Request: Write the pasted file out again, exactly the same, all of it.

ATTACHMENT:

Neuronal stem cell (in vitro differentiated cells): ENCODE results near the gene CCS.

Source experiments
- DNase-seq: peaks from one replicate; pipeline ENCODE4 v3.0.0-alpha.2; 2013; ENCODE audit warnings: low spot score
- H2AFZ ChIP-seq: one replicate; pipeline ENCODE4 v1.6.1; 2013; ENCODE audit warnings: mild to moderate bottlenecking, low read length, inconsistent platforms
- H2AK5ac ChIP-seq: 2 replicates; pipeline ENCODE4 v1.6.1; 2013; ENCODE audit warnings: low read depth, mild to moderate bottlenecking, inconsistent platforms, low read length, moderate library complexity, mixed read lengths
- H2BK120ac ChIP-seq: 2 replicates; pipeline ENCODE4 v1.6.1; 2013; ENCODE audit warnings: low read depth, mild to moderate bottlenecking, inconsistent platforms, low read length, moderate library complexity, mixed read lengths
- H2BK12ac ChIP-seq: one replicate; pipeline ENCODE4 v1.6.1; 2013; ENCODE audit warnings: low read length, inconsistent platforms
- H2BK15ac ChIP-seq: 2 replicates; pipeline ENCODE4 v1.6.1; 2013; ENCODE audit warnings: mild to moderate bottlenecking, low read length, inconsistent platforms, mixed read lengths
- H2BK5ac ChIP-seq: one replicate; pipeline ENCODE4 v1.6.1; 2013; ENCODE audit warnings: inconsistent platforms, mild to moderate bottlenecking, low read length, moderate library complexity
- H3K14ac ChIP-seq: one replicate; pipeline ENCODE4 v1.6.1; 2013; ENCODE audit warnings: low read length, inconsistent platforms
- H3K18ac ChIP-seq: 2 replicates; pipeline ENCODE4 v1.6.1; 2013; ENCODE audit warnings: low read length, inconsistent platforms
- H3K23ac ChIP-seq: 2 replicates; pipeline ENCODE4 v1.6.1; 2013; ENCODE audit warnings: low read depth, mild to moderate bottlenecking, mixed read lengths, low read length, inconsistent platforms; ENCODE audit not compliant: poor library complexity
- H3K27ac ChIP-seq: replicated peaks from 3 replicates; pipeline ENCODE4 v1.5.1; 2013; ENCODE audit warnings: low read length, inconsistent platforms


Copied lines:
Neuronal stem cell (in vitro differentiated cells): ENCODE results near the gene CCS.

Source experiments
- DNase-seq: peaks from one replicate; pipeline ENCODE4 v3.0.0-alpha.2; 2013; ENCODE audit warnings: low spot score
- H2AFZ ChIP-seq: one replicate; pipeline ENCODE4 v1.6.1; 2013; ENCODE audit warnings: mild to moderate bottlenecking, low read length, inconsistent platforms
- H2AK5ac ChIP-seq: 2 replicates; pipeline ENCODE4 v1.6.1; 2013; ENCODE audit warnings: low read depth, mild to moderate bottlenecking, inconsistent platforms, low read length, moderate library complexity, mixed read lengths
- H2BK120ac ChIP-seq: 2 replicates; pipeline ENCODE4 v1.6.1; 2013; ENCODE audit warnings: low read depth, mild to moderate bottlenecking, inconsistent platforms, low read length, moderate library complexity, mixed read lengths
- H2BK12ac ChIP-seq: one replicate; pipeline ENCODE4 v1.6.1; 2013; ENCODE audit warnings: low read length, inconsistent platforms
- H2BK15ac ChIP-seq: 2 replicates; pipeline ENCODE4 v1.6.1; 2013; ENCODE audit warnings: mild to moderate bottlenecking, low read length, inconsistent platforms, mixed read lengths
- H2BK5ac ChIP-seq: one replicate; pipeline ENCODE4 v1.6.1; 2013; ENCODE audit warnings: inconsistent platforms, mild to moderate bottlenecking, low read length, moderate library complexity
- H3K14ac ChIP-seq: one replicate; pipeline ENCODE4 v1.6.1; 2013; ENCODE audit warnings: low read length, inconsistent platforms
- H3K18ac ChIP-seq: 2 replicates; pipeline ENCODE4 v1.6.1; 2013; ENCODE audit warnings: low read length, inconsistent platforms
- H3K23ac ChIP-seq: 2 replicates; pipeline ENCODE4 v1.6.1; 2013; ENCODE audit warnings: low read depth, mild to moderate bottlenecking, mixed read lengths, low read length, inconsistent platforms; ENCODE audit not compliant: poor library complexity
- H3K27ac ChIP-seq: replicated peaks from 3 replicates; pipeline ENCODE4 v1.5.1; 2013; ENCODE audit warnings: low read length, inconsistent platforms